Undoubtedly since the revolt of the duodenum her grip of him had sensibly tightened.
The mucous membrane of the duodenum was also swollen and slightly red.
The small amount of ingesta entering the duodenum in these diseases diminishes the bulk of fecal matter.
Some of the ulcers had nearly perforated the walls of the stomach and duodenum.
Within this loop is a long pinkish gland, the pancreas, which empties by a duct into the duodenum.
It is collected by the biliary ducts to be conveyed into the duodenum.
Entrance of biliary and pancreatic ducts on summit of papilla of duodenum.
He removed it from the duodenum, but it had probably escaped from the liver.
Sometimes it takes place as the result of a perforation of the duodenum.
It has also been found in the reed and duodenum of the latter animal by Rudolphi.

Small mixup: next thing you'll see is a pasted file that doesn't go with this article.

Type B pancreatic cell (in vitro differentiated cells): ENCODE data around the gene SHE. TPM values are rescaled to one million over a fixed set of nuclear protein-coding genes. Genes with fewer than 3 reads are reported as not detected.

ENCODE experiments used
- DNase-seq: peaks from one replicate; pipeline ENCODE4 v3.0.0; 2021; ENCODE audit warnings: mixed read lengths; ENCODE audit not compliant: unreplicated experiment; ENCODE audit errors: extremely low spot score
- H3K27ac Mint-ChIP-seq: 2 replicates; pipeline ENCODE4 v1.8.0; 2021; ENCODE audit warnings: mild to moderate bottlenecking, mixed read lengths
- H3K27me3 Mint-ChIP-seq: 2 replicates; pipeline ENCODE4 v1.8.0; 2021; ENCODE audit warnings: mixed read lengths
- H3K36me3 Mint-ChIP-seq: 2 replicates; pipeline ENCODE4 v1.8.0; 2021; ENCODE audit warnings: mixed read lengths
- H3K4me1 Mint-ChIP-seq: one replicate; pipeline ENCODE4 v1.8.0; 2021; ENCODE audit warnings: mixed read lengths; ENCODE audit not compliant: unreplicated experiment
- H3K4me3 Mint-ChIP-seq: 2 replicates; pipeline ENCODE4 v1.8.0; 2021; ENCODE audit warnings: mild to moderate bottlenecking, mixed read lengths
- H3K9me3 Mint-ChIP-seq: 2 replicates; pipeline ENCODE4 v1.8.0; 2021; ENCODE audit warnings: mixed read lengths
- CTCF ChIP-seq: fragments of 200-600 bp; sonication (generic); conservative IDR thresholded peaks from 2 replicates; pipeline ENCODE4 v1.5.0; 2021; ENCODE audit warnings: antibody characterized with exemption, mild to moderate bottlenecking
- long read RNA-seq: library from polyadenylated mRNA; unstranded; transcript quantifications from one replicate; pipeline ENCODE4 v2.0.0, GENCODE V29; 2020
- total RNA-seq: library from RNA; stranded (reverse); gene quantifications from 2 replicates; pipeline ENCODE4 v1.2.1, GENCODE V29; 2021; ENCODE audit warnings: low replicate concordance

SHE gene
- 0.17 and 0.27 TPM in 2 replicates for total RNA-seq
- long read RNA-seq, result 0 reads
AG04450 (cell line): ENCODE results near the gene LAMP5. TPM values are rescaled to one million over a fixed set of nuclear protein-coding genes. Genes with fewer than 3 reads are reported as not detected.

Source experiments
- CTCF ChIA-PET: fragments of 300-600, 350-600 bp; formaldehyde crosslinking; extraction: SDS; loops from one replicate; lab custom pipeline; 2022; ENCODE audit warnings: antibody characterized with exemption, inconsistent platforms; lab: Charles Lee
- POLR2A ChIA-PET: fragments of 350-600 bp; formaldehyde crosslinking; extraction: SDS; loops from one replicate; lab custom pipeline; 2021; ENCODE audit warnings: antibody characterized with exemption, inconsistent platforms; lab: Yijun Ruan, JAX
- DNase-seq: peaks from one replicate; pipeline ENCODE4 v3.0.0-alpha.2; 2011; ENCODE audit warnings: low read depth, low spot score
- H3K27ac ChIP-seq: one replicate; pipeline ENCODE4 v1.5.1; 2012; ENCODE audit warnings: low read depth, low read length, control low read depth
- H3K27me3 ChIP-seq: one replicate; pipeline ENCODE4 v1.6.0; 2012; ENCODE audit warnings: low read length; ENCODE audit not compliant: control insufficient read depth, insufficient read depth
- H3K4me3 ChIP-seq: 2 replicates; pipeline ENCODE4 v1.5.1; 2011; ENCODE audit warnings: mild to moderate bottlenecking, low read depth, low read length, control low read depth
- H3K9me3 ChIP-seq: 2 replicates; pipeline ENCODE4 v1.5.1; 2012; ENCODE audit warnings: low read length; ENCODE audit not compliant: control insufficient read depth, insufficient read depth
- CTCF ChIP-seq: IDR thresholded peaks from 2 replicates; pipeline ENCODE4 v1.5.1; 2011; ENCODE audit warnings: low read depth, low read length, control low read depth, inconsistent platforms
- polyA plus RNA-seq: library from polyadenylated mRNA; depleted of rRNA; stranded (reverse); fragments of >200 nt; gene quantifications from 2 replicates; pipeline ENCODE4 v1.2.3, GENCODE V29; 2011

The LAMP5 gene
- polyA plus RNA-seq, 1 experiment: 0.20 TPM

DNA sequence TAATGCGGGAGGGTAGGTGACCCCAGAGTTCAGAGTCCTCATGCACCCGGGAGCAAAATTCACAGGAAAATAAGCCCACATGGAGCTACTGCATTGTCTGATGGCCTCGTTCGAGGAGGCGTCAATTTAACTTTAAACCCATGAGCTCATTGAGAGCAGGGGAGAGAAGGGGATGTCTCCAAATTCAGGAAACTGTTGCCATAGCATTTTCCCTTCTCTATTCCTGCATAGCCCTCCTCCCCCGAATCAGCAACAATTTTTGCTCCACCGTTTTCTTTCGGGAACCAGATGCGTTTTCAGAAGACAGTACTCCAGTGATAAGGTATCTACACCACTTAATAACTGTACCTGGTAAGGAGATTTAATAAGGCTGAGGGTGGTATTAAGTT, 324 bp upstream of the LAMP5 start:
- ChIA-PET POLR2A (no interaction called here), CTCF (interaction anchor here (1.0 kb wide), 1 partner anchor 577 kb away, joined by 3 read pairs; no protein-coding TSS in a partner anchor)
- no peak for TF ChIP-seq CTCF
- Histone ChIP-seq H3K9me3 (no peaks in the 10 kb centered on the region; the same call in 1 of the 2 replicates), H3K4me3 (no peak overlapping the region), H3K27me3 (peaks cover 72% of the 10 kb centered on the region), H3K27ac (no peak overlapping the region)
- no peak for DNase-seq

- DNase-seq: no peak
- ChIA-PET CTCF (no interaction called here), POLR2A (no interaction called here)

late 14c., from Medieval Latin duodenum digitorium "space of twelve digits," from Latin duodeni "twelve each." Coined by Gerard of Cremona (d.1187), who translated "Canon Avicennae," a loan-translation of Greek dodekadaktylon, literally "twelve fingers long," the intestine part so called by Greek physician Herophilus (c.353-280 B.C.E.) for its length, about equal to the breadth of twelve fingers.
duodenum du·o·de·num (dōō'ə-dē'nəm, dyōō'-, dōō-ŏd'n-əm, dyōō-)
n. pl. du·o·de·nums or du·o·de·na (dōō'ə-dē'nə, dyōō'-, dōō-ŏd'n-ə, dyōō-)
The beginning portion of the small intestine, starting at the lower end of the stomach and extending to the jejunum.